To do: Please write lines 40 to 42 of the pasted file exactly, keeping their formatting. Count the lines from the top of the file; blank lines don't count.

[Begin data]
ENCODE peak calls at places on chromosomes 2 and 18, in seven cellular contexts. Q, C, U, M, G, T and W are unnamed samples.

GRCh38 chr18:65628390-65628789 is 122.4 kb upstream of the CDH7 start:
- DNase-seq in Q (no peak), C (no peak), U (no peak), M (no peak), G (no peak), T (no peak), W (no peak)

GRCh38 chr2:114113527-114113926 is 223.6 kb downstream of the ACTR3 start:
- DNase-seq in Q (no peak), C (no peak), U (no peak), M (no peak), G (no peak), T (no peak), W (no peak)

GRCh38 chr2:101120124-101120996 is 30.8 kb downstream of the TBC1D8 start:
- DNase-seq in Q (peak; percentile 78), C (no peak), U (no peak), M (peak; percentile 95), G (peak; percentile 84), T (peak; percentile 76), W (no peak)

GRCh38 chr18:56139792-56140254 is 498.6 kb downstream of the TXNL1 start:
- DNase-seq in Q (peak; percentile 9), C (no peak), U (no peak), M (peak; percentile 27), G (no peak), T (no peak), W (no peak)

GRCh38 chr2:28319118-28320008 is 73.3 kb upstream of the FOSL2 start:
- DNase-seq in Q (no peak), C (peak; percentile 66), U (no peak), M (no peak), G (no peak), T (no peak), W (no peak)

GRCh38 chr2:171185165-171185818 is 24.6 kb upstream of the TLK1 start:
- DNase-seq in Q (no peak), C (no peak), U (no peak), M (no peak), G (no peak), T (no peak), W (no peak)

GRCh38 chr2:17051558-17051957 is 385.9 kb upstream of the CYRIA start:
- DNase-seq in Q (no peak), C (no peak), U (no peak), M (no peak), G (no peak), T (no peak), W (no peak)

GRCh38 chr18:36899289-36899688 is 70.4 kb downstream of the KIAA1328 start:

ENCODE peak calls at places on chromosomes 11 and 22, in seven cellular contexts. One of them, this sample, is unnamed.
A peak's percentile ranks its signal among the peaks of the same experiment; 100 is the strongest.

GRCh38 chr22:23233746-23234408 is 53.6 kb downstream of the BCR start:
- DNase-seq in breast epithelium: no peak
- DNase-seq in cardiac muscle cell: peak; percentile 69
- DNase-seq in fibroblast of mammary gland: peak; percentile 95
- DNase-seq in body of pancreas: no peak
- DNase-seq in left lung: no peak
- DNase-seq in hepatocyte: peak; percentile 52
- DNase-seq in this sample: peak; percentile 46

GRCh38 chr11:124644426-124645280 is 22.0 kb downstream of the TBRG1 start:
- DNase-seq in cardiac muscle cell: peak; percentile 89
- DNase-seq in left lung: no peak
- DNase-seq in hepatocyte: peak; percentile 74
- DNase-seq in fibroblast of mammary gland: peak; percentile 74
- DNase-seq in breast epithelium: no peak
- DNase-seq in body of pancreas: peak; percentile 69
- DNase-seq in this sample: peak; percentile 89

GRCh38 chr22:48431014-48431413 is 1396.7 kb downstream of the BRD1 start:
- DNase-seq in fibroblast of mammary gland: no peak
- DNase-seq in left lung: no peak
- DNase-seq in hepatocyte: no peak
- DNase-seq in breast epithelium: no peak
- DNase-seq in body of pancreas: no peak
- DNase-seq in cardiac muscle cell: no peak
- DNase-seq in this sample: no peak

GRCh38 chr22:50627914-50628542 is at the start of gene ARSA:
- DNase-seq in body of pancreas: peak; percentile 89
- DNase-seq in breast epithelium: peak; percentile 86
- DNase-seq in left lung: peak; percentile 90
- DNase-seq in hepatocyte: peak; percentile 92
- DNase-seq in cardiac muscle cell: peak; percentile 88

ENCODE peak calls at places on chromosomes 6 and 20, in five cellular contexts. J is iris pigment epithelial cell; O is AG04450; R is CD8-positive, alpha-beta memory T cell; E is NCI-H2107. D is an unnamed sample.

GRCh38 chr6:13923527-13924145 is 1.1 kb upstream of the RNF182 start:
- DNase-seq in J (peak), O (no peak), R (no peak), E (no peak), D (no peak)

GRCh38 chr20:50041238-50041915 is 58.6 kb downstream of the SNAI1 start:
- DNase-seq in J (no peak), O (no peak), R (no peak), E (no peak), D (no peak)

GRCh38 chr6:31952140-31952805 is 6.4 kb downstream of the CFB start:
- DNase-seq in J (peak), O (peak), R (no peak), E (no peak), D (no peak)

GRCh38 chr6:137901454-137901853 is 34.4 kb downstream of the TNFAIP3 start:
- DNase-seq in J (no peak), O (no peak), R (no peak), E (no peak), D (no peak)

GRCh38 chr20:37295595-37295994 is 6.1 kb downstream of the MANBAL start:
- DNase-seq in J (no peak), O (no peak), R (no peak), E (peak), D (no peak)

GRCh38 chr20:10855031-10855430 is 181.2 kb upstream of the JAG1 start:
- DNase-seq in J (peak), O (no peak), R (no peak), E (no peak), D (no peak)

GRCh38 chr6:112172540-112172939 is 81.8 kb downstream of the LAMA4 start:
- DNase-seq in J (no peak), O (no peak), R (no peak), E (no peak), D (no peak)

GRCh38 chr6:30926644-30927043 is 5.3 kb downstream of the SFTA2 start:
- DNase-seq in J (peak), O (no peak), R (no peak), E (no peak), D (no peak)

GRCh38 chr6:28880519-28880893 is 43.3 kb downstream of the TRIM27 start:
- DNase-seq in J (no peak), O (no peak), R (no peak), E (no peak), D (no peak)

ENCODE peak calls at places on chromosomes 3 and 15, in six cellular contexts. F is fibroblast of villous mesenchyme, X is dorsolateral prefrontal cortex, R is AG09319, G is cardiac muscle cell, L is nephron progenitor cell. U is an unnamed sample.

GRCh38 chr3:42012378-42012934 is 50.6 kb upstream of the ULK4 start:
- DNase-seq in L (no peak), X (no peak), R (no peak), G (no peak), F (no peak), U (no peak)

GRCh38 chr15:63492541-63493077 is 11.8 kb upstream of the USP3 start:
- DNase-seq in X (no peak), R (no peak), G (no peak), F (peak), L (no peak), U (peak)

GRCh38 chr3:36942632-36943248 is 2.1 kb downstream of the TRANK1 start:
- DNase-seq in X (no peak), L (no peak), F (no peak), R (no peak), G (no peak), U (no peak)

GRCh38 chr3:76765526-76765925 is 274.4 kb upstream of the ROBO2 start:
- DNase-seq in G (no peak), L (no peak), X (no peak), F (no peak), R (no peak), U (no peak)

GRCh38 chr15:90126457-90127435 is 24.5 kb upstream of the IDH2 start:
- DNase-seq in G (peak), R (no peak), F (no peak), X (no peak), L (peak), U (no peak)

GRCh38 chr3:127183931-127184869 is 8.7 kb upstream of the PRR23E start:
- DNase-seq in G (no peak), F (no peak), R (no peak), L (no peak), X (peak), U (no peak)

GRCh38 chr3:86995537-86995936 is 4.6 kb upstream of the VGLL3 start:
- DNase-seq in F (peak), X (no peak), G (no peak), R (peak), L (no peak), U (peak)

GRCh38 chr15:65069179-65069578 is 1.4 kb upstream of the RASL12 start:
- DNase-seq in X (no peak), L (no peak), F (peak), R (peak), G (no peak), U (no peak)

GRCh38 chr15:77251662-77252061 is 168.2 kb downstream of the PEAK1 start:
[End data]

- DNase-seq in body of pancreas: no peak
- DNase-seq in cardiac muscle cell: no peak
- DNase-seq in this sample: no peak